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NASA: Evidence of Water on Jupiter's Moon Europa

Jupiter's moon Europa has a crust made up of blocks, which are thought to have broken apart and 'rafted' into new positions, as shown in the image on the left. These features are the best geologic evidence to date that Europa may have had a subsurface oce

The U.S. space agency says data from a planetary mission shows what appears to be a large body of water beneath Jupiter's ice-covered moon, Europa, which could harbor life.

NASA says the data is especially significant because it suggests the possibility of a vast saltwater ocean below Europa's icy shell that's deep enough to cover the entire globe. The findings are published in the journal Nature.

The lead author, Britney Schmidt of the University of Texas at Austin, said one opinion in the scientific community has been if the ice shell is thick, that is bad for biology, since the surface might not be interacting with the underlying ocean. However, she said now there is evidence that the relatively warm water below may be welling up in plumes that fracture the icy shell, meaning energy and nutrients could move between the oceans and the surface. She said there is new evidence, as well, for giant shallow lakes, which Schmidt said could make Europa and its ocean more hospitable to life.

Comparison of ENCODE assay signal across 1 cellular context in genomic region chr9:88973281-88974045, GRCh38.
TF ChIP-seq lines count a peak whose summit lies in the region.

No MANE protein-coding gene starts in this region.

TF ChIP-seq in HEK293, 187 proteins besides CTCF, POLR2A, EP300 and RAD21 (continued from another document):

NASA officials say the findings could "bolster arguments that Europa's global subsurface ocean represents a potential habitat for life elsewhere in our solar system."

The data is from the Galileo spacecraft, which was launched to Jupiter in 1989. The mission, which NASA says changed the way our solar system is viewed, ended in 2003.

Some information for this report was provided by AFP.